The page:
[tor-project] Launching Ethics Guidelines
matthew.finkel at gmail.com
Thu May 12 07:34:43 UTC 2016
On Thu, May 12, 2016 at 01:08:36AM +0000, isis wrote:
> Virgil Griffith transcribed 2.7K bytes:
> > Here's the line about unacceptability of crawling .onion:
> > "For example, it is not acceptable to run an HSDir, harvest onion
> > addresses, and do a Web crawl of those onion services."
> > https://trac.torproject.org/projects/tor/wiki/org/meetings/2015SummerDevMeeting/ResearchEthicsNotes
> > So, this can indeed be an official policy. But it was the first I had
> > heard of it. And currently at least 3-4 tor2web nodes in
> > good-standing explicitly permit crawling of .onion .
I think it's time we have another conversation, privately.
> Perhaps, more explicitly, what we'd like to eliminate is people like you,
This is harsh, but sadly quite true based on what we've heard and were told.
I'm sorry it's taken this long - and required Isis saying something.
> You've admitted publicly, in person, to several of our developers
> We do not tolerate people within our community cooperating with any parties,
> including law enforcement and government agencies, to deanonymise real world
> users of the Tor network. Full stop.
We shouldn't, but it seems like we do. We've significantly improved monitoring
the Tor network for malicious relays and encouraging directory authorities
reject them, but we're still struggling with how we handle people within our
community who are potentially acting passively malicious. I hope we will act
swiftly and decisively when we know a community members is actively acting
malicious. That's to be determined, I suppose.
The easy and usually correct answer is "reject first and ask questions later".
We started there but then stopped after some fruitful conversations. It's time
we reassess this. However, that being said, it's difficult because we don't
actually have a good method for kicking out a person from the community - if
that is the chosen course of action. In addition, we don't have the resources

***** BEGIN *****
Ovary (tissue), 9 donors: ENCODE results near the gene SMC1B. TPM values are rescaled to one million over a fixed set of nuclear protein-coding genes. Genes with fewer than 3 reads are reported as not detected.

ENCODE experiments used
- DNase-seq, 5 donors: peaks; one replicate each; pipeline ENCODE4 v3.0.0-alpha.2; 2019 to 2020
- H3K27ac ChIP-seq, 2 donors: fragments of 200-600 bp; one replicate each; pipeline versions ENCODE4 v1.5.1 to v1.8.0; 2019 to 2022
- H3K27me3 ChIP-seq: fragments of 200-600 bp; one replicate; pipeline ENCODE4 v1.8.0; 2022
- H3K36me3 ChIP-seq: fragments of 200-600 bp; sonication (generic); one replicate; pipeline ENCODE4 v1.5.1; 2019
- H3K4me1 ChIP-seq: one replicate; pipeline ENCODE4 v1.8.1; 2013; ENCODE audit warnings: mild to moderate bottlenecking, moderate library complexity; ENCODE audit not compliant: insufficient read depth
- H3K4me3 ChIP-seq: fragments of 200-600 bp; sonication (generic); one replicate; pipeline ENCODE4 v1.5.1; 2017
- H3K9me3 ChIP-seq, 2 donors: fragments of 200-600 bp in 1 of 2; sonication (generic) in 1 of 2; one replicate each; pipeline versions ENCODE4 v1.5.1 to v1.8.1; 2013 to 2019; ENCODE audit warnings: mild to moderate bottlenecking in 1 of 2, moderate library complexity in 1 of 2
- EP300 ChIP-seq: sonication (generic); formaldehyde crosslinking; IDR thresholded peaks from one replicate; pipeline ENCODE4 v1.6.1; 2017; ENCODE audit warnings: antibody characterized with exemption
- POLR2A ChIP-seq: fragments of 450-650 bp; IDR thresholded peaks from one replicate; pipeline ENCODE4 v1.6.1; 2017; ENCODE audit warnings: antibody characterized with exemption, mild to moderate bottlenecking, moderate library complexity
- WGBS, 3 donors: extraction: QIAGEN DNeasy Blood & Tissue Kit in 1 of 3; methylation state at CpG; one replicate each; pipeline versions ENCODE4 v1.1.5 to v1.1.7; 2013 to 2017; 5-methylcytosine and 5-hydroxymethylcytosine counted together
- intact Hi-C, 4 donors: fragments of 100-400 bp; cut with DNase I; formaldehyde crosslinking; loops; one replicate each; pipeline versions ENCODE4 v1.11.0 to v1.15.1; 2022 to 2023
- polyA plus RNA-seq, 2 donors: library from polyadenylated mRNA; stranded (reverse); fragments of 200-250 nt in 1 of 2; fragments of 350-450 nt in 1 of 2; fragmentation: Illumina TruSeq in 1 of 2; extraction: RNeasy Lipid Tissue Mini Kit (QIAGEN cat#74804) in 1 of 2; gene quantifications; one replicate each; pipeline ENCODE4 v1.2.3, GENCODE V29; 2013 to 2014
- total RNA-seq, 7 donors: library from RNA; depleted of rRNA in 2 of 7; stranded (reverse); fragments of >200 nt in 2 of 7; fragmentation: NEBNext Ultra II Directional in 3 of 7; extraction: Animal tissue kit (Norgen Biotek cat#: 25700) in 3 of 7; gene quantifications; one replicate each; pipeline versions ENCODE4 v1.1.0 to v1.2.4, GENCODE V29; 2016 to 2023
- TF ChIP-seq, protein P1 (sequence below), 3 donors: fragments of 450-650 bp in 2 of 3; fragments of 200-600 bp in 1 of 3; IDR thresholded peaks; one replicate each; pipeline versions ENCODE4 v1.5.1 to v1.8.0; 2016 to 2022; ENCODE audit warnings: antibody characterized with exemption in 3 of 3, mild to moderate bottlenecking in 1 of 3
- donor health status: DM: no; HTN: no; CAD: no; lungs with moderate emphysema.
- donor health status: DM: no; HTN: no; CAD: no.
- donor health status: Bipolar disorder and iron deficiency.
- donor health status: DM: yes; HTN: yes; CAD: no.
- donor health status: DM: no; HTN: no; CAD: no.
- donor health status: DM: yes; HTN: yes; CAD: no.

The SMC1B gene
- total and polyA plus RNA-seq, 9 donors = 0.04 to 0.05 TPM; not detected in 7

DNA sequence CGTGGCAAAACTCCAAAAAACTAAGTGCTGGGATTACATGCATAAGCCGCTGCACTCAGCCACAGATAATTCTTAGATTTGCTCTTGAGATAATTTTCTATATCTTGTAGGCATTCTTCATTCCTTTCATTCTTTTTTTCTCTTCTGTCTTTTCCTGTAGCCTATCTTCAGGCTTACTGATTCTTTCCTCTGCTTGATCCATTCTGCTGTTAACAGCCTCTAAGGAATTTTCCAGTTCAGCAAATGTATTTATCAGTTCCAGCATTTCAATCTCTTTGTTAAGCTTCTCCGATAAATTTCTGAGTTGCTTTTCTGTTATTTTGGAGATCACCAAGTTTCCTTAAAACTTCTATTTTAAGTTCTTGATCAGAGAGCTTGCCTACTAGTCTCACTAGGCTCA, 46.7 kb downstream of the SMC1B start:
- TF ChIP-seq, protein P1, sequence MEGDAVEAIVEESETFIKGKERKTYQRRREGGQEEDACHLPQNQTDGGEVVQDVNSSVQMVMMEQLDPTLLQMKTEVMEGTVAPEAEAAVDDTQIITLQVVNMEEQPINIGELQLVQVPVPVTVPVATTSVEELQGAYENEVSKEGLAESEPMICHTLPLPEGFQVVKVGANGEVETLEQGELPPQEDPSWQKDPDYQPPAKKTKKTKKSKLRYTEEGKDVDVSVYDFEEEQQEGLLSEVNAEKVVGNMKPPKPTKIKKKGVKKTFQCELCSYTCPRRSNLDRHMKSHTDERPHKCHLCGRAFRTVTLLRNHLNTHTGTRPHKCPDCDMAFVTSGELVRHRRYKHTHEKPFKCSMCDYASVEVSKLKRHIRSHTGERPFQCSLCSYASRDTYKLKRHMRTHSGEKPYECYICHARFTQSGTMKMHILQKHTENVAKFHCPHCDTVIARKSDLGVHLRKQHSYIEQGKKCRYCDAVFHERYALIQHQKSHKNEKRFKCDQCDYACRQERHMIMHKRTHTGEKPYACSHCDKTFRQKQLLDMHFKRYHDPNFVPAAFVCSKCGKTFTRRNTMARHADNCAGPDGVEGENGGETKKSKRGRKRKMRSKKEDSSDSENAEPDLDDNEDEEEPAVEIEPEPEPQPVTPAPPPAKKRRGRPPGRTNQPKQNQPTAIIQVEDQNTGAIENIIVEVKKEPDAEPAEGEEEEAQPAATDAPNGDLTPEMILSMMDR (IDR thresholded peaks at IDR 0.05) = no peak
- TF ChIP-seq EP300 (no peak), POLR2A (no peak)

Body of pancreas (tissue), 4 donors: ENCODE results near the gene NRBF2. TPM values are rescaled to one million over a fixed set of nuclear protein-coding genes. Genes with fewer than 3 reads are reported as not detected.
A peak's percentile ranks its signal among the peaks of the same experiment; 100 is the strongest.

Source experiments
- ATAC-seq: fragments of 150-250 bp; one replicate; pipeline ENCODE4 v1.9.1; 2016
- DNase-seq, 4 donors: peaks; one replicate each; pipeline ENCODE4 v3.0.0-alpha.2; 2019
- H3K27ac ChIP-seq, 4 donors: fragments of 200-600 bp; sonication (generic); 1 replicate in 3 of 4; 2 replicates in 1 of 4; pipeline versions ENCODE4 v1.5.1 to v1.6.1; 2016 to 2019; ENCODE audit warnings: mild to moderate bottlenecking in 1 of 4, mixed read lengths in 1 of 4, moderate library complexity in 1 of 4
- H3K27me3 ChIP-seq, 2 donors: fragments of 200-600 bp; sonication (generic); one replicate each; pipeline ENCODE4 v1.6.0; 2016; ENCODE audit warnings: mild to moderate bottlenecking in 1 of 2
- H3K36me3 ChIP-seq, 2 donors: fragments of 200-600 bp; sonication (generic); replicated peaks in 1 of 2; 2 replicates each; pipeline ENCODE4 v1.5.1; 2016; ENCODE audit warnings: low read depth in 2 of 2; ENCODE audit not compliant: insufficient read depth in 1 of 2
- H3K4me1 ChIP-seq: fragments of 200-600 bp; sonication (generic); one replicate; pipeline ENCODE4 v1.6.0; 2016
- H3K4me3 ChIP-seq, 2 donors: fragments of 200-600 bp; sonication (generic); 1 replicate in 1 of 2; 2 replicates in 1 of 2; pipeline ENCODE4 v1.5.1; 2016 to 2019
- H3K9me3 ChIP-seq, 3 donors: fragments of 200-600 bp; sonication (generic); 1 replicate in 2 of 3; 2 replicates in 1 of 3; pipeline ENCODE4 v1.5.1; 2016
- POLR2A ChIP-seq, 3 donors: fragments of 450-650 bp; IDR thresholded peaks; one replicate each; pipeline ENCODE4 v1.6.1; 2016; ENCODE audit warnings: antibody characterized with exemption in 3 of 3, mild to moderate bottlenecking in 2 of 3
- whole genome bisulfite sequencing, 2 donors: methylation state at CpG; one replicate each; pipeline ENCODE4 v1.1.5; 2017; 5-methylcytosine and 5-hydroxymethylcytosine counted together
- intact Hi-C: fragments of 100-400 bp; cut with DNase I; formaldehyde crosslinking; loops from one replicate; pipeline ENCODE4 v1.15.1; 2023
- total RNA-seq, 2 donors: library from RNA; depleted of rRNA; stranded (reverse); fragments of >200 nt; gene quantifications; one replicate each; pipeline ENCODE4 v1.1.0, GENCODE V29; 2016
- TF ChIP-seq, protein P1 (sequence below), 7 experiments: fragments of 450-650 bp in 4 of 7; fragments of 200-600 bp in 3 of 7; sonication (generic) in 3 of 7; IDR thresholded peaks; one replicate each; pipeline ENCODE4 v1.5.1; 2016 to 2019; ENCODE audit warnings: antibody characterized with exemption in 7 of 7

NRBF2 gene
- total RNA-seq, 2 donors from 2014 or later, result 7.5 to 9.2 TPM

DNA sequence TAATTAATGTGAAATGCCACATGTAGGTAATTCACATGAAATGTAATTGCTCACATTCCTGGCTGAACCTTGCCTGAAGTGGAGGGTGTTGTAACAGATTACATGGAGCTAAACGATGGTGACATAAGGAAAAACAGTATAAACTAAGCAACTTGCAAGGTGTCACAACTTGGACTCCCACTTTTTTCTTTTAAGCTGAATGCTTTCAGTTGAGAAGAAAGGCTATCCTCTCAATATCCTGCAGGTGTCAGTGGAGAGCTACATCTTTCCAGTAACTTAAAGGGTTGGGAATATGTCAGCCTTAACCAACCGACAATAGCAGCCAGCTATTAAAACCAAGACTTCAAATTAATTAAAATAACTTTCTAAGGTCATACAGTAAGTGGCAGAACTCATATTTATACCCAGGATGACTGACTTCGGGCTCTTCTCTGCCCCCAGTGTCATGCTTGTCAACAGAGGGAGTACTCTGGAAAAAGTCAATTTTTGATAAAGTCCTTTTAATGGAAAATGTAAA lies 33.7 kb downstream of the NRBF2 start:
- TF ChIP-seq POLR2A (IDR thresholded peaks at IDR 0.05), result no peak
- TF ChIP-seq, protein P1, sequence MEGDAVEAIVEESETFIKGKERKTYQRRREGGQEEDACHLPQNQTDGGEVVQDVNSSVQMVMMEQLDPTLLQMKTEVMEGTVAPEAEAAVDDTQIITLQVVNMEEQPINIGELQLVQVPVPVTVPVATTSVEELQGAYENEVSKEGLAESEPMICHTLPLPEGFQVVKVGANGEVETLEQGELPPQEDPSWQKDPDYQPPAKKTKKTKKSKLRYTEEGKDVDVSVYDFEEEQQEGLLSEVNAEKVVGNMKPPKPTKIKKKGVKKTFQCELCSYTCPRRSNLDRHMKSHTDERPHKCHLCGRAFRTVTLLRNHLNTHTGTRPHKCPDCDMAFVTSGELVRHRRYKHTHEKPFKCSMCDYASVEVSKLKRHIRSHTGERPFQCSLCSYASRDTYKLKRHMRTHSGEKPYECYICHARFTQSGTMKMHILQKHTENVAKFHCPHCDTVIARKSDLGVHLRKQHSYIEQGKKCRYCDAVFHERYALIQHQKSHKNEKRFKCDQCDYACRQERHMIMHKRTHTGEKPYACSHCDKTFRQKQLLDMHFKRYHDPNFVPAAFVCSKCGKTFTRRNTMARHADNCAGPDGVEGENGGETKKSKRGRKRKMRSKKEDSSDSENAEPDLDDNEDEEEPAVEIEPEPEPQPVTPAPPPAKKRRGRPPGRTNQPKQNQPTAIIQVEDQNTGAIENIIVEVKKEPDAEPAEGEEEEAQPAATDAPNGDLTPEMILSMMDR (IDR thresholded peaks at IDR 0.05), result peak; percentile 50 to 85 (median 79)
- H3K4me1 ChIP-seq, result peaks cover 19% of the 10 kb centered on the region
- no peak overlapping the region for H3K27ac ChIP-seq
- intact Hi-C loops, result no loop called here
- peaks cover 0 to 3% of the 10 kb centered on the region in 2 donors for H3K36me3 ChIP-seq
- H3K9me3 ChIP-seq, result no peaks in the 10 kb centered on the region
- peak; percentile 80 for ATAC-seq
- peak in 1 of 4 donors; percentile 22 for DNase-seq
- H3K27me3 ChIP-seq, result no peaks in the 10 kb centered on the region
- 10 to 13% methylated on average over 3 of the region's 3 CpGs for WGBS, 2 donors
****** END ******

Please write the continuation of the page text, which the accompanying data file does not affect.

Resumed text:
available for mentoring or "rehabilitation" (or whatever that would be called),
but still non-action is the worst possible default.
> Your previous behaviours were absolutely abhorent, unethical, unacceptable,
> and cowardly. They are now covered by the official ethical guidelines.
Virgil, I hope this is clearly understandable for you. If not, and for anyone
else reading this thread, then to the best of our abilities, we should not and
must not implicitly allow someone to actively harm Tor users. If you are an
active participant in this community, then it is implicitly assumed you are not
malicious. Any actions by you that are contrary to this are not acceptable.
> Tor2web similarly should be killed with fire as being a blatant and disgusting
> workaround to the trust and expectations which onion service operators place
> in the network.
Personally, I have varying opinions about Tor2Web's use, but at this point I do
not support it. Despite it's inherent problems, I think it was a useful tool
when it was initially designed and implemented. Now I believe it is actively
harming (potential) Tor users. There is nothing we can do that will prevent
people from using it, but the Tor2Web gateways are designed so they can easily
be used instead of linking directly to an onion site. As a result, it provides
websites with the privilege of both forcing the user to leak the onion service
address to the Tor2Web gateway and (possibly) leaking the Tor user's IP address
when they request the onion site, without the user's consent. If the Tor2Web
gateways were not available then the user would either use Tor Browser or not
visit the site - both are more preferable than leaking the client's IP address
to the Tor2Web gateway.
I don't know how we can undo the damage from this. I'm open to suggestions for
Essentially, as I see it, we must take a strong stance against people who are
harming Tor users. I don't care if the users are using Tor in TAILS, Tor
Browser, ricochet, or they're connecting via a Tor2Web-backed website - these
are all Tor users. There's something to be said for malicious Tor users and
creepy/sick/crazy Tor users who are hurting other people, but those are edge
cases they should be handled uniquely (and maybe not by the Tor community at
all) without affecting the millions of people who use Tor for their own
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